WASHINGTON, DC - FEBRUARY 19: The Department of Justice headquarters stands on February 19, 2020 in Washington, DC. A Department of Justice spokesperson is denying that Attorney General William Barr is considering resigning after his critical comments about President Trump Trump tweeting about ongoing Department of Justice cases. (Photo by Drew Angerer/Getty Images)

The Department of Justice headquarters stands on Feb. 19, 2020, in Washington, D.C.

Photo: Drew Angerer/Getty Images

The corruption and politicization of the Department of Justice under William Barr is now complete. It will take a generation to reestablish its credibility and independence.

Under Barr, the Department of Justice has two objectives: to suppress any investigation of President Trump and his associates, and to aggressively pursue investigations of his political rivals. The attorney general has turned the Justice Department into a law firm with one client: Donald Trump. Barr doesn’t even hide his intentions any longer.

In May, after Barr moved to drop the charges against Michael Flynn, Trump’s former national security adviser — even after Flynn had pleaded guilty to lying to the FBI — Barr defended his actions in the case by saying that “history is written by the winners.” That is the kind of statement that might be expected from an amoral bureaucrat in a police state rather than the chief law enforcement officer of the United States.

Barr’s latest move to protect Trump came over the weekend, when he fired Geoffrey Berman, the U.S. attorney for the Southern District of New York. One of the nation’s most important federal prosecutors, Berman has been conducting a series of sensitive investigations into Trump associates. Berman prosecuted Michael Cohen, Trump’s former personal lawyer, and has prosecuted two associates of Rudy Giuliani,  who is another Trump personal lawyer. Berman also brought charges against a Turkish state-owned bank in a case in which Turkey’s autocratic president has personally sought Trump’s help.

Barr clearly thought that Berman was causing too much trouble for Trump — so he decided to fire Berman and install Securities and Exchange Commission Chair Jay Clayton, a Trump golfing buddy with no experience as a prosecutor, into the position. Barr tried to push Berman out late Friday night, no doubt thinking that a nation distracted by a pandemic and protests would barely notice.

But Berman refused to go quietly. He quickly saw Barr’s move for exactly what it was: a raw attempt to shut down ongoing Trump-related investigations. Berman announced that he was refusing to leave, leading to a dramatic standoff.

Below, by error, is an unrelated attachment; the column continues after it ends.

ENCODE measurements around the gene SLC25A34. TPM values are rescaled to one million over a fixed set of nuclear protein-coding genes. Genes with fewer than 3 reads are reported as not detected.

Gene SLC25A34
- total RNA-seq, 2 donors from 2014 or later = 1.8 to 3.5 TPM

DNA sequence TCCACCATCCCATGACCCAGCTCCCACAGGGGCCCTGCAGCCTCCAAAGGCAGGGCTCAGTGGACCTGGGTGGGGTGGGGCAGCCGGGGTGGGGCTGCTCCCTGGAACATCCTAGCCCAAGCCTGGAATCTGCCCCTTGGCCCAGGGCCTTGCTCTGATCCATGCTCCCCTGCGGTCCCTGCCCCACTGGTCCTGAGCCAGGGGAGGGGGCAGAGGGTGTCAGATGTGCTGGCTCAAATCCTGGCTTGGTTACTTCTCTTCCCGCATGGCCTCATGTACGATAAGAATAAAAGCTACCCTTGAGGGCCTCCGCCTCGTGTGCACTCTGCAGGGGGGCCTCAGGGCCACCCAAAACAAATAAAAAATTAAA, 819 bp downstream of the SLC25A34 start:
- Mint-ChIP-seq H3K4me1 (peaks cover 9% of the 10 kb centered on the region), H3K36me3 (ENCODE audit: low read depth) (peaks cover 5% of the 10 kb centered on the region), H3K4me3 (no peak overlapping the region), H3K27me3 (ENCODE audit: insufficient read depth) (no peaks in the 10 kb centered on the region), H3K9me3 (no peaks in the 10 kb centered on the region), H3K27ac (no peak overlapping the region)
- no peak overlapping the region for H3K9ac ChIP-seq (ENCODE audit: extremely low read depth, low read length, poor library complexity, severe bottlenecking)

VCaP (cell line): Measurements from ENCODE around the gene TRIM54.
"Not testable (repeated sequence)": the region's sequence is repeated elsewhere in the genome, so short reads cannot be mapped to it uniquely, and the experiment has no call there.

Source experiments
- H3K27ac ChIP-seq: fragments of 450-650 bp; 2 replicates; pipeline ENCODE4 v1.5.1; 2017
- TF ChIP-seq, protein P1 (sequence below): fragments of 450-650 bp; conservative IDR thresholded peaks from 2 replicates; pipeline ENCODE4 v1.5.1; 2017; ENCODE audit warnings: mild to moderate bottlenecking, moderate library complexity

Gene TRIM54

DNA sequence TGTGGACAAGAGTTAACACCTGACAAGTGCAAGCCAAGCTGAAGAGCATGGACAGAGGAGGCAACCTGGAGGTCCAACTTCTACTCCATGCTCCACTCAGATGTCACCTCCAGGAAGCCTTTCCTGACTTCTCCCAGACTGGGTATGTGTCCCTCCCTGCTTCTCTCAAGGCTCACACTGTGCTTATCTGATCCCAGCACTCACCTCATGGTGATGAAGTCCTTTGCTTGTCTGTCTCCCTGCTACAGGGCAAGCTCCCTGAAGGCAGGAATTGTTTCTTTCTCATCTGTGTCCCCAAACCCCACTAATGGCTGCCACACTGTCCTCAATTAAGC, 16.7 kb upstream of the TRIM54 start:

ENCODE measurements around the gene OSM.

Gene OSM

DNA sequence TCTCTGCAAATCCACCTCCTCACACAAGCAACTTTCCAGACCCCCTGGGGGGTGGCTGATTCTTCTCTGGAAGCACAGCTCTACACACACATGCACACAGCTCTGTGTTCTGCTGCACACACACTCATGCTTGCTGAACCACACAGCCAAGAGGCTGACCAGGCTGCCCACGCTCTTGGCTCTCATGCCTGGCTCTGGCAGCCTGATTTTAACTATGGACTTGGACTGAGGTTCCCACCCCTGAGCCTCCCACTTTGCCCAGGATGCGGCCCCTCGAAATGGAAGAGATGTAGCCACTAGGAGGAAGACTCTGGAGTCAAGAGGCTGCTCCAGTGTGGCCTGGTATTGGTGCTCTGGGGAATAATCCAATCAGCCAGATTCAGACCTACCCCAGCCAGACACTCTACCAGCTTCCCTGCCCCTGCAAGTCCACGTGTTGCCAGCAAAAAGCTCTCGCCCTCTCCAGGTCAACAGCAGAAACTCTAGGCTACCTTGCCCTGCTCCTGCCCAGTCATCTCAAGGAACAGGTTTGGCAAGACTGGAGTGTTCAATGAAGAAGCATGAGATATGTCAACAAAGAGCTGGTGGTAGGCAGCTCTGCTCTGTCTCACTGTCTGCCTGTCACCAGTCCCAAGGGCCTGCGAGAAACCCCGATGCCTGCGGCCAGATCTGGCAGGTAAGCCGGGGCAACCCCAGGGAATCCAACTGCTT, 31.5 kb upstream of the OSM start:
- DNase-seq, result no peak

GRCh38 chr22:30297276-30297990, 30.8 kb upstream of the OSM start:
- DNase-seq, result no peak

While the standoff continued into Saturday, Barr’s actions sparked outrage among legal professionals and political leaders.  Sen. Mark Warner, the Virginia Democrat who is the ranking member on the Senate Intelligence Committee, went to the heart of the matter in a brief statement. “Bill Barr was hired to personally protect the President,” Warner said.

As the standoff moved into Saturday, Barr finally blinked. He fired Berman, but instead of trying to put Trump’s friend Clayton in the job, Barr said that Berman’s own deputy, Audrey Strauss, would take over as acting U.S. attorney. That move placated Berman, who then agreed to leave.

Barr probably was forced to compromise when he realized that he lacked the critical support of Senate Republicans. They can read the polls showing Trump’s support is cratering, and key leaders signaled that they were unwilling to go along with Barr’s latest move to protect Trump from the rule of law.

The most important statement came from Sen. Lindsey Graham, a South Carolina Republican and chair of the Senate Judiciary Committee, who said Saturday that he would follow long-standing Senate tradition and only move to confirm a new U.S. attorney for the southern district of New York if the two New York senators approved of the nominee. That meant that Graham was handing a veto over Barr’s scheme to the Democrats.

Barr’s move came at what may be a critical time for the Trump-related investigations that Berman’s office has been conducting.

In October 2019, Berman’s prosecutors charged two men, Lev Parnas and Igor Fruman, in a complicated plot to violate campaign finance laws. Parnas and Fruman had been aiding Trump and Giuliani in their long campaign to get Ukrainian officials to fabricate information about Democratic presidential candidate Joe Biden and his son Hunter — the same scheme that led to Trump’s impeachment. The New York Times reported last year that Berman’s office was also investigating Giuliani himself, to determine whether he had violated federal lobbying laws in his efforts to gather dirt on Biden in Ukraine.

In January, Parnas publicly broke with Giuliani and Trump, and his lawyer told the Times that he was willing to cooperate with the prosecutors in New York investigating Giuliani and his Ukrainian scheme. Parnas spoke just as the Trump impeachment proceedings related to the same issues were underway. It seems likely that he has been talking with the prosecutors in Berman’s office ever since, telling them what he knows about Giuliani’s Ukrainian schemes to help reelect Trump.

If Giuliani is indicted in connection with the anti-Biden Ukraine scheme, that would revive Trump’s impeachment as a major issue in the presidential campaign. And that could explain why Barr moved against Berman now.

Since he became U.S. attorney general last year, Barr’s campaign to protect Donald Trump and punish his enemies has led him to bulldoze the traditions and norms of the Department of Justice that have generally prevented it from being used as a weapon to protect presidents. What is most disturbing is the prospect that Barr is now providing a road map for a future attorney general to do the same.